hitherto untrod by white man, between Baker's Butte at the south and
the Sunset Mountains at the north. He was ordered to scout the canon
of Chevlon's Fork, and to look for sign on every side until, somewhere
among the "tanks" in the solid rock about the mountain gateway known
as Sunset Pass, he should join hands with the survivors of Webb's
troop, nursing their wounded and guarding the new-made graves of their
dead. Under such energetic supervision as that of Captain Sanders it
was believed that even Apache Yuma scouts could be made to accomplish
something, and that new heart would be given Wren's dispirited men.
By this time, too, if Blakely had not fallen into the hands of the
Apaches, he should have been joined by the intended escort, and, thus
strengthened, could either push on to the pass, or, if surrounded,
take up some strong position among the rocks and stand off his
assailants until found by his fellow-soldiers under Sanders. Moreover,
Byrne had caused report of the situation to be sent to the general via
Camp McDowell, and felt sure he would lose no time in directing the
scouting columns to head for the Sunset country. Scattered as were the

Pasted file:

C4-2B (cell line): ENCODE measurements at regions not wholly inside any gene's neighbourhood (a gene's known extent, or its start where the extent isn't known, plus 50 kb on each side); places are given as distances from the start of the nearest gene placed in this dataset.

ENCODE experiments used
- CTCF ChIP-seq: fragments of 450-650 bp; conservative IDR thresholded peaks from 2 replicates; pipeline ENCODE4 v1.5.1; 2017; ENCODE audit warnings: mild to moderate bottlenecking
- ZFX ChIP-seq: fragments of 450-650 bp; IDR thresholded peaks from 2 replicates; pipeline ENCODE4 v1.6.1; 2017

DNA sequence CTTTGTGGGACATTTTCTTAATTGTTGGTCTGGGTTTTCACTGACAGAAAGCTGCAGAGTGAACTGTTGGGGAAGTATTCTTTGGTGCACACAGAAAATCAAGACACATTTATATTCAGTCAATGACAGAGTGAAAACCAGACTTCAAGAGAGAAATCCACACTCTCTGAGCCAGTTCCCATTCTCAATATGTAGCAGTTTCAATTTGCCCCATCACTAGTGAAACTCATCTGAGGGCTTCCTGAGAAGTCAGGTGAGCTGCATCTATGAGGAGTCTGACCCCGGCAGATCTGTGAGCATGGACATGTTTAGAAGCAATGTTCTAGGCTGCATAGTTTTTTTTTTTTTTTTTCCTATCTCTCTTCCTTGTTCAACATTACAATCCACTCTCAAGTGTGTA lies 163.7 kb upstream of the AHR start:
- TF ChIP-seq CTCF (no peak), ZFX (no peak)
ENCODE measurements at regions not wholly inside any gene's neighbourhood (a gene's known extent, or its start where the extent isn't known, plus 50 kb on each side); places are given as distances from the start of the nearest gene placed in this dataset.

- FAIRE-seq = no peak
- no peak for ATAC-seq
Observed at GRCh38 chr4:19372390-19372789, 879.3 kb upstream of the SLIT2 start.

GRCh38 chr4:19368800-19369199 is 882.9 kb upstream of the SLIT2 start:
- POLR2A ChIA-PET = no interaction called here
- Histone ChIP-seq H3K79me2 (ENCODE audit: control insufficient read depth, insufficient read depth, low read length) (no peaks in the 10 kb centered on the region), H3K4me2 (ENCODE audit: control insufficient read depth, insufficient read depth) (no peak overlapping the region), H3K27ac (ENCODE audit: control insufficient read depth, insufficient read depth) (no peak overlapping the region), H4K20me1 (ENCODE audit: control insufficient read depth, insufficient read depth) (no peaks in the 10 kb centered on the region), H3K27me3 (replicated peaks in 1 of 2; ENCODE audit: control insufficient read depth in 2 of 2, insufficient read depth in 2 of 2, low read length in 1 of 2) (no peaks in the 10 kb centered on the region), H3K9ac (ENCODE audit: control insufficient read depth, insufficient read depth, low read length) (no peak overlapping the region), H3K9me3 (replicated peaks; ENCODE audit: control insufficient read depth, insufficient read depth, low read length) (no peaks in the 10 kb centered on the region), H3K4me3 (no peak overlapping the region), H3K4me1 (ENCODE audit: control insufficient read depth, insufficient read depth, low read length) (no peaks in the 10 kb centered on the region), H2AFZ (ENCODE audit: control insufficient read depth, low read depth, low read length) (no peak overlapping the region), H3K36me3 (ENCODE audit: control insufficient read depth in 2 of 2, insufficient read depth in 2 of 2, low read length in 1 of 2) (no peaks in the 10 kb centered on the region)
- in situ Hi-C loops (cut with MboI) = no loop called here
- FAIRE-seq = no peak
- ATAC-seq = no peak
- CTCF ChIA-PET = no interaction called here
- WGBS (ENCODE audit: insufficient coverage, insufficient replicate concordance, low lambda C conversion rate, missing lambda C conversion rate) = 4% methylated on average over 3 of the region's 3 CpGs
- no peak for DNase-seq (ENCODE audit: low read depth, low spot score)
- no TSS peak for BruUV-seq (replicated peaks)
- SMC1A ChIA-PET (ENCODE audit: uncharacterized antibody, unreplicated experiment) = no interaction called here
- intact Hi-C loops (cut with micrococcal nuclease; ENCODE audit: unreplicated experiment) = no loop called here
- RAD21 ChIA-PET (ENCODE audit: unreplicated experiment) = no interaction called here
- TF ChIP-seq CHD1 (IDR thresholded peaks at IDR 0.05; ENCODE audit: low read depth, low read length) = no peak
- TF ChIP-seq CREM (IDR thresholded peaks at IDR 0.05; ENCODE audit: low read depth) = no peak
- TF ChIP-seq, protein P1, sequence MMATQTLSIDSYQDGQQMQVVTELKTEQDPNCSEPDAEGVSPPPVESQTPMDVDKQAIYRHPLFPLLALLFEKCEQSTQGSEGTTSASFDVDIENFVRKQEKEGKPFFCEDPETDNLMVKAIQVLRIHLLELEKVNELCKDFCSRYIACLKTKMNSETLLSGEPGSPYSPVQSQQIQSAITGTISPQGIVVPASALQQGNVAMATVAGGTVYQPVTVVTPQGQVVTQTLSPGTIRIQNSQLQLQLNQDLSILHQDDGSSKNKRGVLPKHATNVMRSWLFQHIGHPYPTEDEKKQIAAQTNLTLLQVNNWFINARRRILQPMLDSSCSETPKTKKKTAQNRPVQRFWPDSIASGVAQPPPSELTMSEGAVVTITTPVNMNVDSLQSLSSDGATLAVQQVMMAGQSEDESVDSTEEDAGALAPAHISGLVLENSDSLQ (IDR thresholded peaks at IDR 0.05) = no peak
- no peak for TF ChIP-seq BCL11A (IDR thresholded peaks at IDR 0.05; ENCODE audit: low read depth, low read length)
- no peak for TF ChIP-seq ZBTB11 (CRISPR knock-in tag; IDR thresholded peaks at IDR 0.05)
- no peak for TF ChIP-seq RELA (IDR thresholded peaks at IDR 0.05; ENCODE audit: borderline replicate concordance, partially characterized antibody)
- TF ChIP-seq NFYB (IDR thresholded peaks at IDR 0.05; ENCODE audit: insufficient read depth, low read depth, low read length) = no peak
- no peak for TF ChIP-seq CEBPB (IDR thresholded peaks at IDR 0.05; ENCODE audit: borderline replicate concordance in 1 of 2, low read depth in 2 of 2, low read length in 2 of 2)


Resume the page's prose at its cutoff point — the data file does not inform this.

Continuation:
hostile Apaches, it was apparent that they were in greater force
northward, opposite the old reservation, than along the Mogollon Range
southeast of it. There was hope, activity, animation, among the little
camps and garrisons toward the broad valley of the Gila as the early
days of November wore away. Only here at Sandy was there suspense as
well as deep despond.

It was a starlit Sunday morning that Blakely rode away eastward from
the agency. It was Wednesday night when Sergeant Brewster's runners
came, and never a wink of sleep had they or their inquisitors until
Thursday was ushered in. It was Saturday night again, a week from the
night Neil Blakely strove to see and say good-by to Angela Wren. It
was high time other runners came from Brewster, unless they, too, had
been cut off, as must have been the fate of their forerunners. All
drills had been suspended at Sandy; all duty subordinated to guard.
Cutler had practically abolished the daily details, had doubled his
sentries, had established outlying pickets, and was even bent on
throwing up intrenchments or at least digging rifle pits, lest the